All papers should be submitted as complete works. Demo systems should be tested and working by the time of submission, rather than be speculative. We encourage audio and video material to accompany and illustrate the papers (especially for demos). We ask that authors arrange for their web hosting of audio and video files, and give URL links to all such files within the text of the submitted paper.

Submissions do not have to be anonymized, as we use single-blind reviewing. Each submission will be reviewed by at least three program committee members.

Workshop papers will be published as MUME 2019 Proceedings and will be archived with an ISBN number. Please use the updated MuMe paper template to format your paper. Also please feel free to edit the licence entry (at the bottom left of the first page of the new template). We created a new MUME 2019 template based on AAAI template. The MUME 2019 latex and Word template is available at:

Submission should be uploaded using MUME 2019 EasyChair portal:

For complete details on attendance, submissions and formatting, please visit the workshop website:

Presentation and Multimedia Equipment:
We will provide a video projection system as well as a stereo audio system for use by presenters at the venue. Additional equipment required for presentations and demonstrations should be supplied by the presenters. Contact the Workshop Chair to discuss any special equipment and setup needs/concerns.

It is expected that at least one author of each accepted submission will attend the workshop to present their contribution. We also welcome those who would like to attend the workshop without presenting. Workshop registration will be available through the ICCC 2019 conference system.
MUME 2019 builds on the enthusiastic response and participation we received for the past occurrences of MUME series:
MUME 2012 (held in conjunction with AIIDE 2012 at Stanford):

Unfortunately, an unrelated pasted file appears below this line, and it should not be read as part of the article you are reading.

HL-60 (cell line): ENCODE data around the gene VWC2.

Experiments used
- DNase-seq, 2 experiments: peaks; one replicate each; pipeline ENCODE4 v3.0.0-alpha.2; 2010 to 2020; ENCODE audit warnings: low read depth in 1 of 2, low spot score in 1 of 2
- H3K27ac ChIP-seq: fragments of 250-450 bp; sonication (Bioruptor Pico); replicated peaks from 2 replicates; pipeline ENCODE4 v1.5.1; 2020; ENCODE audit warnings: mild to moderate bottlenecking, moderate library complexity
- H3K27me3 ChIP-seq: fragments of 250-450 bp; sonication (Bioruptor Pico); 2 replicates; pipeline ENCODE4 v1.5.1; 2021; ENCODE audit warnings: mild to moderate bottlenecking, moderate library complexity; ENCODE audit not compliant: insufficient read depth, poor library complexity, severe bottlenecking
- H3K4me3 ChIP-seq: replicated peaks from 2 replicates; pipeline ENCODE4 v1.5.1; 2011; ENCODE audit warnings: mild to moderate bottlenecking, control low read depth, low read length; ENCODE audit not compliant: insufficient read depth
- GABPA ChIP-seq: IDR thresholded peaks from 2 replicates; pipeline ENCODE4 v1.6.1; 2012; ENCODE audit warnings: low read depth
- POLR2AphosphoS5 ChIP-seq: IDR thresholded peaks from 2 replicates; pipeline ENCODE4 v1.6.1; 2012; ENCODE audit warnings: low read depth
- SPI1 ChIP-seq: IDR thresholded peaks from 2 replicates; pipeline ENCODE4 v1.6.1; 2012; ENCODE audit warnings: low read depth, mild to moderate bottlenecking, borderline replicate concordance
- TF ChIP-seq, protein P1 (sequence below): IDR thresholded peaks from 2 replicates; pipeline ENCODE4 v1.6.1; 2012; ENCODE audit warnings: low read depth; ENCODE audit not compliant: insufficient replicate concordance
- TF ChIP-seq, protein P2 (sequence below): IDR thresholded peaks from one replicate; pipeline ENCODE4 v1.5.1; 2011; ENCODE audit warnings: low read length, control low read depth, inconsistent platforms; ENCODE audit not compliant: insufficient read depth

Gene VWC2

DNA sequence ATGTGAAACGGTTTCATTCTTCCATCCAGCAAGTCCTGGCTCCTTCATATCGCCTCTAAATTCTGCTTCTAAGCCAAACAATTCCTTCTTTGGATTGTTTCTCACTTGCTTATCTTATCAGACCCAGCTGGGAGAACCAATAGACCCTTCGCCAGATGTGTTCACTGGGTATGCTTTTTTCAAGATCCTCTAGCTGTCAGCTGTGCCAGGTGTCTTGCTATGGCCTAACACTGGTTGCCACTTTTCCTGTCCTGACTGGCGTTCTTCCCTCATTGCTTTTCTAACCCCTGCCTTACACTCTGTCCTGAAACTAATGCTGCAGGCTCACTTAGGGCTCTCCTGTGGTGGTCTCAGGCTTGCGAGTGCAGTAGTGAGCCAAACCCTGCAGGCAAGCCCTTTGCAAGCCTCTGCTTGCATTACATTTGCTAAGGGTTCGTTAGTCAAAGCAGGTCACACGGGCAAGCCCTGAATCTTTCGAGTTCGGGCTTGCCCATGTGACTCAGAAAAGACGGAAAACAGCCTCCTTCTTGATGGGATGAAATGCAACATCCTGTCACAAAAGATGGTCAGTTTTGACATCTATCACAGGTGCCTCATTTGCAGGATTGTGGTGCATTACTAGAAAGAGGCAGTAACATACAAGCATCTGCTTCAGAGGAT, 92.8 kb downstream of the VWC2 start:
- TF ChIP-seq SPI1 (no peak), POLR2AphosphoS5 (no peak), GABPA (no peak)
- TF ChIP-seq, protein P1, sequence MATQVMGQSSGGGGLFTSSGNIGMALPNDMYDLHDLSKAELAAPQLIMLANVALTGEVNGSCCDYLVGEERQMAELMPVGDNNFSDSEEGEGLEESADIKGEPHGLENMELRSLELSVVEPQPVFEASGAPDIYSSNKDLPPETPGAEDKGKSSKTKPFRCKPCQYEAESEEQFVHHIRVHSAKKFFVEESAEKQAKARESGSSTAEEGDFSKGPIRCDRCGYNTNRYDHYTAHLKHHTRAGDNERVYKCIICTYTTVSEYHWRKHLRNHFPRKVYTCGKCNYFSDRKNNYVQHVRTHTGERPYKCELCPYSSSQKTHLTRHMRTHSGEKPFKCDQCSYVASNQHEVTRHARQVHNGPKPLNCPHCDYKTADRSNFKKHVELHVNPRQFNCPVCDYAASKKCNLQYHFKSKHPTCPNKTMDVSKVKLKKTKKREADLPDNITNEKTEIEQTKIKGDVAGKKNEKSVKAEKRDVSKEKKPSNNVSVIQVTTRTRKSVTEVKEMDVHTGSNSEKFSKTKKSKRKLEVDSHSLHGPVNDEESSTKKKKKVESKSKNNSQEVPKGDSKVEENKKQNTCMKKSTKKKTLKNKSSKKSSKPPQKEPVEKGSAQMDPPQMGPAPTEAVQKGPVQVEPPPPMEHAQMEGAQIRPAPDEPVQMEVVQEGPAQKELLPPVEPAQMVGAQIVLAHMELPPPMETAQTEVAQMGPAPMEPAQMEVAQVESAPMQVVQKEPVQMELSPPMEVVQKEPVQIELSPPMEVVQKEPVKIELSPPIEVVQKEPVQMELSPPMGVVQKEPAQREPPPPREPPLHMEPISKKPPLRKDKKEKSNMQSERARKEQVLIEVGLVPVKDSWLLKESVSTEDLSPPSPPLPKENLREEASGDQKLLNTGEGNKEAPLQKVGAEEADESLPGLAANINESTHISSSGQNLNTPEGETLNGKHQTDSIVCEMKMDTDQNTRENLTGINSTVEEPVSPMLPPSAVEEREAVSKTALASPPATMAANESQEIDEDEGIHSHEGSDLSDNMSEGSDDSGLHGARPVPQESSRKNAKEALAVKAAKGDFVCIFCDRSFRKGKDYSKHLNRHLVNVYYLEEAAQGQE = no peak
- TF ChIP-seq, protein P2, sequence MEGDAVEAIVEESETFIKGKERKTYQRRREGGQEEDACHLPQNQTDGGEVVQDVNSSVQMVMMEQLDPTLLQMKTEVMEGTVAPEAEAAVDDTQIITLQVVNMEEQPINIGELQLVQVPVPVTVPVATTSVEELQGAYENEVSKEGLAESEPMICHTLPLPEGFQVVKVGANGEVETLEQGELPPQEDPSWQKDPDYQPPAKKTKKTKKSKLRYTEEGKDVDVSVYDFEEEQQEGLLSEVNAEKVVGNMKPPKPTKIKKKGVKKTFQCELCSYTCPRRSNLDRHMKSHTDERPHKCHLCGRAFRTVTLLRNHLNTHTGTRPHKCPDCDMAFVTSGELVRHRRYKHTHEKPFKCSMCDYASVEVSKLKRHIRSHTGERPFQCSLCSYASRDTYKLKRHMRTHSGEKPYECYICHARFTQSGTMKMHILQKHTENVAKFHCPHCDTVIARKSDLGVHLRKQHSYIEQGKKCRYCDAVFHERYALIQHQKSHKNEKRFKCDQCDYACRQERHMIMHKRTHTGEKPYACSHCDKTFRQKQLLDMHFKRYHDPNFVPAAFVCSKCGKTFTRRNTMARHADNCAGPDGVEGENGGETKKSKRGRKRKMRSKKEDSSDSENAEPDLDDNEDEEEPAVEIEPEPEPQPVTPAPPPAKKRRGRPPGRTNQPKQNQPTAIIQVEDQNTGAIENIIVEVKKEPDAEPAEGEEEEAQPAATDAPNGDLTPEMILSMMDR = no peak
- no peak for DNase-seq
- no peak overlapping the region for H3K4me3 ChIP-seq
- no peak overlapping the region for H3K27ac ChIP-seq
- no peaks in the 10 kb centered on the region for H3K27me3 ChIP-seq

MUME 2013 (held in conjunction with AIIDE 2013 at NorthEastern):
MUME 2014 (held in conjunction with AIIDE 2014 at North Carolina):
MUME 2016 (held in conjunction with ICCC 2016 at Université Pierre et Marie Curie):
MUME 2017 (held in conjunction with ICCC 2017 at Georgia Institute of Technology):
MUME 2018 (held in conjunction with ICCC 2018 at Salamanca University):

Questions & Requests
Please direct any inquiries/suggestions/special requests to one of the Workshop Chairs, Bob ( or Bob (

Workshop Organizers

Program Co-Chair
Robert M. Keller, Professor
Computer Science Department
Harvey Mudd College
301 Platt Blvd
Claremont, CA 91711 USA

Program Co-Chair
Bob L. Sturm, Associate Professor
Tal, Musik och Hörsel (Speech, Music and Hearing)
Lindstedtsvägen 24
School of Electronic Engineering and Computer Science
Royal Institute of Technology KTH, Sweden

Concert Chair
Gus Xia, Assistant Professor
Computer Science
NYU Shanghai

Publicity Chair
Dr. Oliver Bown
Senior Lecturer
Faculty of Art & Design, The University of New South Wales
Room AG12, Cnr Oxford St & Greens Rd,
Paddington, NSW, 2021, Australia



MUME Steering Committee

Andrew Brown, Griffith University, Australia
Michael Casey, Dartmouth College, US
Arne Eigenfeldt, Simon Fraser University, Canada
Anna Jordanous, University of Kent, UK
Bob Keller, Harvey Mudd College, US
Róisín Loughran, University College Dublin, Ireland
Philippe Pasquier, Simon Fraser University, Canada